Our Opinion: Big Pharma must contribute to opioid crisis fight
Massachusetts provides $266 million in funding for substance abuse treatment, and as that figure is not likely to decline soon, Gov. Baker and the state Legislature want drug companies to help pick up the tab. A legislative effort to do that is in the works, but it may be difficult if not impossible to prevent Big Pharma from undermining that effort.
A total of 1,974 people died of confirmed or suspected opioid overdoses in 2018 according to the state Department of Public Health. That represents a modest decline from 2017 but despite concerted efforts by the state and a variety of health organizations the addiction problem continues to defy solution. Health officials assert that the over-prescribing of highly addictive painkillers is a major cause of the epidemic, and while the medical community has cut back on such prescriptions, the drug companies continue to resist pressure to reform and insist on marketing campaigns to promote their products.
Gov. Baker, in his fiscal 2020 budget, has proposed a 15 percent tax on drug manufacturers' gross receipts from the sale of opioid products. The tax, which the governor projects will generate $14 million in the next fiscal year, will be targeted specifically for the cost of providing treatment and services for substance misuse. Rep. James O'Day, a West Boylston Democrat, has proposed legislation requiring drug manufacturers to cover the state's expenses for addiction treatment and recovery services up to $75 million per year. He told the State House News Service that the bill represents "an important opportunity to hold opioid manufacturers accountable for the devastating effects of their reckless and deceitful marketing prices."
Proceeding on a separate track, Attorney General Maura Healey has brought a lawsuit against Connecticut-based Purdue Pharma, manufacturer of the highly addictive painkiller Oxycontin, based in large part on emails by corporation executives describing efforts to heavily market the potentially dangerous drug. Purdue Pharma argues that the email comments were taken out of context and says it will "vigorously" fight the lawsuit.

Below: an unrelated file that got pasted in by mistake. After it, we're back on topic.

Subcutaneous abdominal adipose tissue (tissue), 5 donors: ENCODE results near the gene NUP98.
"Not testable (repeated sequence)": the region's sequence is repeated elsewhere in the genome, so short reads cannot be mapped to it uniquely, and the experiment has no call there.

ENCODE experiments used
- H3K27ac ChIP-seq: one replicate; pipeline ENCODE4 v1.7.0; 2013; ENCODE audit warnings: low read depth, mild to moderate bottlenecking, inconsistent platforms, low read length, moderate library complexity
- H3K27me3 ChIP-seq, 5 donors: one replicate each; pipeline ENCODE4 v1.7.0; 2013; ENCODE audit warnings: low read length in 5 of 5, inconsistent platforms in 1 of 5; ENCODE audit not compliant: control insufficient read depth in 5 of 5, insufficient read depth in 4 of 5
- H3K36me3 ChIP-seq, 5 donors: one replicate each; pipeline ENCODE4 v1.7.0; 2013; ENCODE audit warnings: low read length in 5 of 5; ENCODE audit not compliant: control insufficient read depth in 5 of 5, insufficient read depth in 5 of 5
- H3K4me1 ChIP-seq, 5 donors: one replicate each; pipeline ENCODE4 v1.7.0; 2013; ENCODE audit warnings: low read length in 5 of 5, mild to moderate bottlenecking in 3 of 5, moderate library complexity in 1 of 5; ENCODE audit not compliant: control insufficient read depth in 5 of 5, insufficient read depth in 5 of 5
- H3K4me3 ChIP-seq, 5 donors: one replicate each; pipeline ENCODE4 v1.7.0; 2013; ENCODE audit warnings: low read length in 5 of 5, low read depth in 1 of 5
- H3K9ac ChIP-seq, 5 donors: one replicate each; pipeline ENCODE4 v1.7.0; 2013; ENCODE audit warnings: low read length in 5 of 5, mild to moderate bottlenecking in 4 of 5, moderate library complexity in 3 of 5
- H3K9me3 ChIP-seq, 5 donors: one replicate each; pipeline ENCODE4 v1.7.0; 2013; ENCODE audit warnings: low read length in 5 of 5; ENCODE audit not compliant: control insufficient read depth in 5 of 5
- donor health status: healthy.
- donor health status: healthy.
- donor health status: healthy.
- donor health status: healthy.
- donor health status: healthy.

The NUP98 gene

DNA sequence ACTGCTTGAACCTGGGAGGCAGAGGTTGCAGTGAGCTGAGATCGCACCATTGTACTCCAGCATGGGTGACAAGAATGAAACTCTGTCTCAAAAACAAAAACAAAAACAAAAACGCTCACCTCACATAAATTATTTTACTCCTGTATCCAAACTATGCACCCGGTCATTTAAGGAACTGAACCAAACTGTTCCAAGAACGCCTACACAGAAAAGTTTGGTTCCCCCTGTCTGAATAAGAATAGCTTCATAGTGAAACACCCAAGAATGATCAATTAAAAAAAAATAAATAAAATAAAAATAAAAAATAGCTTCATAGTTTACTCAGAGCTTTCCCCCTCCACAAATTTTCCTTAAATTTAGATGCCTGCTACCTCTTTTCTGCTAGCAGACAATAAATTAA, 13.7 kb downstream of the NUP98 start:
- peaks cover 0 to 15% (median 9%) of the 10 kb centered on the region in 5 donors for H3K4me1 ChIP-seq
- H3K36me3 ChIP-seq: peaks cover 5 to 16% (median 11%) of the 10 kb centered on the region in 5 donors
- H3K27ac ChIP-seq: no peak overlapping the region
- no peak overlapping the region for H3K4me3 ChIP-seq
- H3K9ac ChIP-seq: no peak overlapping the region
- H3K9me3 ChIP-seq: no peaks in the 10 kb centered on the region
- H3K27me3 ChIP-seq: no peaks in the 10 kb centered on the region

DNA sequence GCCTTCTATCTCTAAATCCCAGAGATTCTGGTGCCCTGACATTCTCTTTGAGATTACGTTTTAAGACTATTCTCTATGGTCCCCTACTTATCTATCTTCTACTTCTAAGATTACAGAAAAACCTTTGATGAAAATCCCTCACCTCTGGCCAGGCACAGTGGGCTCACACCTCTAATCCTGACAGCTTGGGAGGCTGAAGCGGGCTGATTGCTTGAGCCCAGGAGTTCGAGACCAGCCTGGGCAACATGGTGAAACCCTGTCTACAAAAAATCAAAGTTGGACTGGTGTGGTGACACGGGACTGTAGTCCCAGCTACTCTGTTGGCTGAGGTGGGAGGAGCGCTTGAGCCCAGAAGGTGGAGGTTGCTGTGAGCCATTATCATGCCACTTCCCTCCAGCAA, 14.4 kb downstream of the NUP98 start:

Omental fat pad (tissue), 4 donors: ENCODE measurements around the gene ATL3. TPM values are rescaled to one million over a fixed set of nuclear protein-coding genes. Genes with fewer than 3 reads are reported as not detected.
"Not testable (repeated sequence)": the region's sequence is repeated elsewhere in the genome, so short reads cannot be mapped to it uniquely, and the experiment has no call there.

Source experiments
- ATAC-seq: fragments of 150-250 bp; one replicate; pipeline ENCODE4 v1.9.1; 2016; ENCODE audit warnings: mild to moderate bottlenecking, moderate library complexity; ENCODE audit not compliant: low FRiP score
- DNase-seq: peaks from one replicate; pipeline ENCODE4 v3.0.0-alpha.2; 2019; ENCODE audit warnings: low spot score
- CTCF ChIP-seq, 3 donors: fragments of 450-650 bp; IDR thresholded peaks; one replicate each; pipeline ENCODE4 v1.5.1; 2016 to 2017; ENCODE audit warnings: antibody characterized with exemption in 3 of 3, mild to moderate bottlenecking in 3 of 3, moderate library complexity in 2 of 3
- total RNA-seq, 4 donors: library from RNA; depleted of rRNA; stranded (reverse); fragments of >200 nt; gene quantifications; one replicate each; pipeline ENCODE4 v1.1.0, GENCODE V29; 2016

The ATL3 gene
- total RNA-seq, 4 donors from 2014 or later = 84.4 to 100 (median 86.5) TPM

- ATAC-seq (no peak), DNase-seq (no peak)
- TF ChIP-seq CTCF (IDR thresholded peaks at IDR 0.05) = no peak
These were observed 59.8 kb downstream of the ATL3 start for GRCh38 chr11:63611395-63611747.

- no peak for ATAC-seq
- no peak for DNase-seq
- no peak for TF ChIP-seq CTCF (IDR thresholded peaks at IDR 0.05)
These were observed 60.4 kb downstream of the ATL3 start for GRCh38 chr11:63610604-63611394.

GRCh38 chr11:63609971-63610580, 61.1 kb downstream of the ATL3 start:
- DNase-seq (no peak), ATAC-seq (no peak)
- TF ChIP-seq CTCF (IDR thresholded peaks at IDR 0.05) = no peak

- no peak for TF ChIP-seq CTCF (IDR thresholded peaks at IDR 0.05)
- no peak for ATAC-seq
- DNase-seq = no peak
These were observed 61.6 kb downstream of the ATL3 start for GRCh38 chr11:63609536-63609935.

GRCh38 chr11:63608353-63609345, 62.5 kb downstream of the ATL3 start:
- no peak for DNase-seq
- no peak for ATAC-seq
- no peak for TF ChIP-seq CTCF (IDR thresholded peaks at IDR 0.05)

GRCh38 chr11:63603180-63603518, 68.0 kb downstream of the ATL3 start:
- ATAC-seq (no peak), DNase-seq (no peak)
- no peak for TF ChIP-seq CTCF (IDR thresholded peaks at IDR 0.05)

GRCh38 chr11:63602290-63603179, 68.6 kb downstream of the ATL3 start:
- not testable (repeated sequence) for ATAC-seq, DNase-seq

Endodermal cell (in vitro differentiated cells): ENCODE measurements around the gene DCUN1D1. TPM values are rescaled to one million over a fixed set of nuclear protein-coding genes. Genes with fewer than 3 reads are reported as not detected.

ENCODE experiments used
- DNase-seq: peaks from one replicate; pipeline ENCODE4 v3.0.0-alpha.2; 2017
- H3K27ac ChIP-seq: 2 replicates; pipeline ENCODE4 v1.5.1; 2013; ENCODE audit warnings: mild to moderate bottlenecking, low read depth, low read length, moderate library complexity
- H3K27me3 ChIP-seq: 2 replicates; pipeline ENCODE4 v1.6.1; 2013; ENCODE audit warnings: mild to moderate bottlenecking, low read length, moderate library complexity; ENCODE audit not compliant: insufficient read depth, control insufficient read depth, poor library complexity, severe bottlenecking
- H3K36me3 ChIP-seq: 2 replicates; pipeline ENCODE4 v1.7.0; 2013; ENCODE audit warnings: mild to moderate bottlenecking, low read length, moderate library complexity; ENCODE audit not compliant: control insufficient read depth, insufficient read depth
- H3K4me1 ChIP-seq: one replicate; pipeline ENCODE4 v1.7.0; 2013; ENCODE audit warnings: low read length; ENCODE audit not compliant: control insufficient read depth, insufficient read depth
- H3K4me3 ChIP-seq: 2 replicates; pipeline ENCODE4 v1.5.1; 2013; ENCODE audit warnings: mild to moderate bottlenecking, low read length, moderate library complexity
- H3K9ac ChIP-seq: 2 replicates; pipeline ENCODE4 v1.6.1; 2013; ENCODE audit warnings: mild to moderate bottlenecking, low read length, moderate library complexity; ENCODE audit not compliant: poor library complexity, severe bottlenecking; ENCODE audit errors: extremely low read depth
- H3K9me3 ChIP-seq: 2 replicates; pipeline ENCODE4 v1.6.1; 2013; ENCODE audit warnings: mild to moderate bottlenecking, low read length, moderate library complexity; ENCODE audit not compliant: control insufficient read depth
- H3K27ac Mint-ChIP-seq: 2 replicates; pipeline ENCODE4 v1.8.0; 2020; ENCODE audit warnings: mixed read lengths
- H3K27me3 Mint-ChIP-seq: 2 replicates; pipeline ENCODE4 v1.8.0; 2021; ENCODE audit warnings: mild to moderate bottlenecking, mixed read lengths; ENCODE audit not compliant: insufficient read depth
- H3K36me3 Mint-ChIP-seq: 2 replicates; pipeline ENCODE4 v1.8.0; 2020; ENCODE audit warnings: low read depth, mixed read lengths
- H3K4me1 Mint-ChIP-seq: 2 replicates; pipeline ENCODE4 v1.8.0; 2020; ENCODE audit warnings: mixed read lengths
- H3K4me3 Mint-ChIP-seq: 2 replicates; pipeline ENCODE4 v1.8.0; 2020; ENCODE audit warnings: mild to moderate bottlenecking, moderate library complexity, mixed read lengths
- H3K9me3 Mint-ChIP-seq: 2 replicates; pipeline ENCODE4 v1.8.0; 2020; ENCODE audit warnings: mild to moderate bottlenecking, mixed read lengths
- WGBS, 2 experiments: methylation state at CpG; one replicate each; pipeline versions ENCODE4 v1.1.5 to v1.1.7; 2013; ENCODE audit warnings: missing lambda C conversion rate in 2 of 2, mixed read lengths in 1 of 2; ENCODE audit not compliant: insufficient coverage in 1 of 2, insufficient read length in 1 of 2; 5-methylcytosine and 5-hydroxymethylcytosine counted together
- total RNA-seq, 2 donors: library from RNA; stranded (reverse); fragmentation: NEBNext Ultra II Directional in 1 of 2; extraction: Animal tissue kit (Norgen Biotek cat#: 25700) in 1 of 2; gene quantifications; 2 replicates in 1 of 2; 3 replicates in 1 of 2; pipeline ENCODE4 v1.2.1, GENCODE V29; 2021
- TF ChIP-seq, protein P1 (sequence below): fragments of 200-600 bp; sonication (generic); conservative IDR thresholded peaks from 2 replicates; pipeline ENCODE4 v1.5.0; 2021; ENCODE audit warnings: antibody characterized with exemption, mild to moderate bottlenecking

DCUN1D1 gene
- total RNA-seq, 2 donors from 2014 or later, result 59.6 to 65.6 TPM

New York State last year passed a first-of-its-kind assessment on opioid manufacturers only to have two pharmaceutical companies successfully sue to prevent its enactment. A U.S. District Court judge praised the state for its effort but found that the law violated the Commerce Clause section of the U.S. Constitution by prohibiting drug manufacturers from passing along the cost of the tax to consumers. Gov. Baker's bill does not contain this provision and Rep. O'Day's legislation requires the state Health Policy Commission to work with manufacturers "to prevent this assessment from being translated into increased costs for consumers." It is unclear how, in the wake of the District Court judge's ruling, how the commission can be expected to do this.
There are other complexities posed by the necessary effort to cut back on opioid addiction. While the Massachusetts Medical Society acknowledged the over-prescribing of painkillers in 2015 it warned that people in real need of painkillers risk being prevented from getting them. There has been anecdotal evidence since of people being denied prescription painkillers they have long used and of being dropped by their doctors. The Healey lawsuit revealed that studies and educational programs at Massachusetts General Hospital and Tufts University have been funded by Purdue Pharma, giving the company influence at both major institutions.
While it would be naive to expect the pharmaceutical companies to do the right thing and pay for a share of the cost of dealing with the opioid crisis they helped create, the effort must still be made. The obstacles ahead aside, the governor and the Legislature should continue to push for legislation, as legally airtight as possible, to make the companies do the right thing, and we encourage Attorney General Healey to push aggressively for financial compensation in court.
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